Review for Audio edition (narrated by Dane Elcar, published by Fiddleblack) Listened March 2015 3 Stars - Recommended to already-fans of audio books (Awesome 5 star story that just doesn't shine as sharply when narrated) Length: approx 8 hours Publisher: Fiddleblack Narrator: Dane Elcar Released: February 2015 Last January, I read Eric Shonkwiler's Above All Men and though it was the first book I'd read that year, and I was barely a quarter of the way through it, I had already named it an early favori Review for Audio edition (narrated by Dane Elcar, published by Fiddleblack) Listened March 2015 3 Stars - Recommended to already-fans of audio books (Awesome 5 star story that just doesn't shine as sharply when narrated) Length: approx 8 hours Publisher: Fiddleblack Narrator: Dane Elcar Released: February 2015 Last January, I read Eric Shonkwiler's Above All Men and though it was the first book I'd read that year, and I was barely a quarter of the way through it, I had already named it an early favorite of 2014. The writing was phenomenal. Shonkwiler's sparse prose moved patiently across the page, building tension as it went, as raw and cutting as the dust storms that plagued his characters in this "apocalyptic western" debut. Nothing I read in the following eleven months even came close. So you can imagine my hesitancy when I heard Fiddleblack was recording an audio version. I remember thinking that this could go very, very badly. Of course, there was an equal chance that it could go very, very well too, but I've always tended to be more of a pessimist with these sort of things. I am, admittedly, an extremely reluctant audio book listener. My weekend work commute, and my desire to "read" more books each year, eventually convinced me to give audio books a try. Some narrators - like Ron Perlman (City of Thieves), Will Patton (the Dennis Johnson books), and Wil Wheaton (Ready Player One) - blew me away instantly. It was their interpretation of the words they were reading, the way they managed to make those books their own. Their voices were smooth, clear, and easy to listen to. When they read, it no longer felt like words written on a page. To be honest, they could read the phone book out loud and I'd probably be sitting there, listening with bated breath. More commonly, though, I find quick fault with audio book narrators. I simply can NOT listen to English or British narrators. There's something about the accent, it distracts me and I just can't concentrate. Sometimes the narrator's natural reading voice irks me. Or their "female" voices sound phony and whiny, or flat and nasally. Or the narrator is a deep breather. If I can hear every intake of breath, I'm done. In the case of Dane Elcar's narration of Above All Men, I immediately struggled with his reading voice. I've recently listened to him conducting a podcast interview ( with Eric Shonkwiler, no shitting!) and I noticed that his speaking voice differs slightly from the one he uses when narrating. When reading, Dane has a very subtle uptick at the end of most of his sentences that I didn't notice when he was just shooting the shit. I quickly picked up on this and once I noticed it, I could not stop noticing it. In moments of wonder and excitement, and fear and tension, I also picked up on Dane's odd habit of shaking his voice and raising it into a loud whisper. I think that actually bothered me more than the questioning sound of his sentences. The voices he chose for the characters were different than what I had assigned them in my head when I first read the book, but we all struggle with that, don't we? When we watch our favorite books become movies? We boo the big screen when we see who was cast and think "no! no no no nooooo! They got it all wrong!" I know how this sounds. It sounds like I'm saying that Dane is a horrible narrator, and he's not. You have to understand that a big part of my overall struggle with the audio book comes from the fact that I had read the book first. I read the book, I had ALL THE FEELS with the book, and no narrator was ever going to do it justice. I had already made up my mind, without really be aware of that. I almost NEVER listen to a book I've read. I'll listen to the audio, or I'll read it, but I don't make a habit of doing both. Though the words on the page don't change, the feel of it does when the words are being handled by someone else. Somehow, sadly, Shonkwiler's prose lost its luster. Above All Men is just a book better read than listened to. ~~~~~~~~~~~~~~~~~~~~~~~~~~~~~~~~~~~~~~~~~~~~~~~ Review for the print edition: Totally calling this right now. my favorite book of 2014. Read 1/10/14 - 1/13/14 5 Stars - So Fucking Good / The Next Best Book 259 pages Publisher: MG Press Releases: March 2014 When I stop and think about all of the unread books I have stacked in my bookshelves and sitting in my Kindle (currently 674, according to my goodreads shelves), I start to panic at the thought of all the amazing books I'm missing out on and will continue to miss out on, even though they sit right here, right in this house, within a finger's reach. When I finish my current book, as I reach for the next one, I hesitate a moment and worry that I am not making the right decision. I wonder "what if THIS is not the book I should be reading right now? What if one of the six hundred OTHER books turns out to be THE book and I end up reading THIS book instead?" But there's really no way to know that, is there? Until you read the book you chose, and then read the next one, and read the one after that, and keep on reading until you finally end up reading one of THE ones. You'll know it's THE one because of the way it grabs you by the throat and slowly starts to choke all of the air out of you... before you reach the end of the first page. I've only experienced this reaction to a book three other times, that I can remember. First, when I started reading Jose Saramago's Blindness. Then, when I picked up Cormac McCarthy's The Road. Most recently, when I listened to the audio version of Denis Johnson's Jesus' Son. Interestingly enough, in all three cases, those were the first books I'd read by those authors. (What's even more interesting? Though I've read and enjoyed many of their other titles, none surpassed the visceral reactions I had to those firsts.) And now I can add Eric Shonkwiler's Above All Men to that list. A book that's been in my e-possession since back in October. Just sitting. Waiting. Silent, as I chose book after book after book over it. Concealing its awesomeness until it finally made its way up to the top of the TBR pile. And as I started to read, every book I'd read before it simply... faded away. I was immediately sucked in. I felt Eric's words like a million little sucker punches. And I knew I was reading THE one. I don't think it's a coincidence that the intensity (I know that is not the right word, yet my words seem to have left me at the moment) I felt while reading Above All Men matched the intensity I had felt while reading Saramago, McCarthy, and Johnson. You can find elements of them within Shonkwiler's novel - a similar intentionally slow, meandering way of dragging the plot along, sticking to the specifics of the moment and letting the background work itself out without wasting much time or breath on it, keeping the reader on tenterhooks the entire time. Bathroom breaks? You can hold it, or bring a bucket out there with you. Work in the morning? Who needs sleep, go ahead and read straight through the night. Kindle battery dying? Plug that puppy in and sit against the wall to continue reading as it charges. Because Above All Men is a book you will not find yourself capable of walking away from. It's a bleak tale of the beginning of the end of the world. Of a family man who feels the weight of everyone's worries on his shoulders. Of this man who, regardless of consequence, is determined to make sure everyone is alright, even if it means hurting the ones he cares about most. It's a tale of survival as much as it is one of destruction. And Shonkwiler pulls it off effortlessly. It's a killer read. It does all of the things you want it to and some of the things you don't. And that's what makes it so powerful. That's what makes it THE one.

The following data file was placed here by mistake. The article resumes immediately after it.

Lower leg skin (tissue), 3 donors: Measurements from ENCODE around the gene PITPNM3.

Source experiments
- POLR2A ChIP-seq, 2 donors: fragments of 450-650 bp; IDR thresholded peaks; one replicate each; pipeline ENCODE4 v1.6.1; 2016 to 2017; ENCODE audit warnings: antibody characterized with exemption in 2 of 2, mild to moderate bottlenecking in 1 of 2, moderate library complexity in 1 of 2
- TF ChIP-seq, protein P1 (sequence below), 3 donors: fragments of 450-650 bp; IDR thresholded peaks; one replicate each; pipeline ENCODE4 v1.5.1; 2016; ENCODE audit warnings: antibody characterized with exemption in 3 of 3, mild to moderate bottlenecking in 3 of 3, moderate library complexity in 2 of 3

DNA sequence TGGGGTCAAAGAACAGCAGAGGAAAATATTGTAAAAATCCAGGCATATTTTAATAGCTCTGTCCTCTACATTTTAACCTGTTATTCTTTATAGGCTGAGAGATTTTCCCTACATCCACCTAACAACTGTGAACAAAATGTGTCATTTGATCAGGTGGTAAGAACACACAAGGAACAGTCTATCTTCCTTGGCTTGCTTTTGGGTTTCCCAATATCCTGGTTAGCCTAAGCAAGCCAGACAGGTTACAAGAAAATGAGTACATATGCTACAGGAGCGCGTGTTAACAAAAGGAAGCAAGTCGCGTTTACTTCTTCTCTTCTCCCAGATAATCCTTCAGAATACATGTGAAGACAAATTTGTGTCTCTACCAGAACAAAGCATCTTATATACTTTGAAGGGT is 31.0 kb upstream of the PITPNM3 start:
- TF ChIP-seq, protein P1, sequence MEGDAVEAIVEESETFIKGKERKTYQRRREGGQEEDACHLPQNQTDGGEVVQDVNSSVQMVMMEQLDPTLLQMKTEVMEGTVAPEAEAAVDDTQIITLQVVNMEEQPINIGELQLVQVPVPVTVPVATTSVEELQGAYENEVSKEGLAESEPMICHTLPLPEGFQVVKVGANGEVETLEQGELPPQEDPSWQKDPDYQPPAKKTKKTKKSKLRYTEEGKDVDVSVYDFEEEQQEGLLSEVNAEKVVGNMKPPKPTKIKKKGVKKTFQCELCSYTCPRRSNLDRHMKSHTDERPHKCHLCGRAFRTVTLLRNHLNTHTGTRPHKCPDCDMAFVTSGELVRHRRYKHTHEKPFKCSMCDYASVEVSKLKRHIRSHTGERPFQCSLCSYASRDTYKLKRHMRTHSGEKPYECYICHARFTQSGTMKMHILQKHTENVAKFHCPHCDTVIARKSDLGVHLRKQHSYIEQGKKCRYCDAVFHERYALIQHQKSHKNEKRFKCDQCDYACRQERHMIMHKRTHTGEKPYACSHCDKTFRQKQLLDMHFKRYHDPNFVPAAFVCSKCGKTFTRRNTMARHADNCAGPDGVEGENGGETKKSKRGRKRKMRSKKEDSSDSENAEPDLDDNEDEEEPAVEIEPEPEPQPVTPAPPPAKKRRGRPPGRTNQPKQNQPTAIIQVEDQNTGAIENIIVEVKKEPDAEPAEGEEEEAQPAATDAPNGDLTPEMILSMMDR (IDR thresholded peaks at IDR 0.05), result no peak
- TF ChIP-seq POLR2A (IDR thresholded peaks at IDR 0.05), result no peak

3. 5 out of 5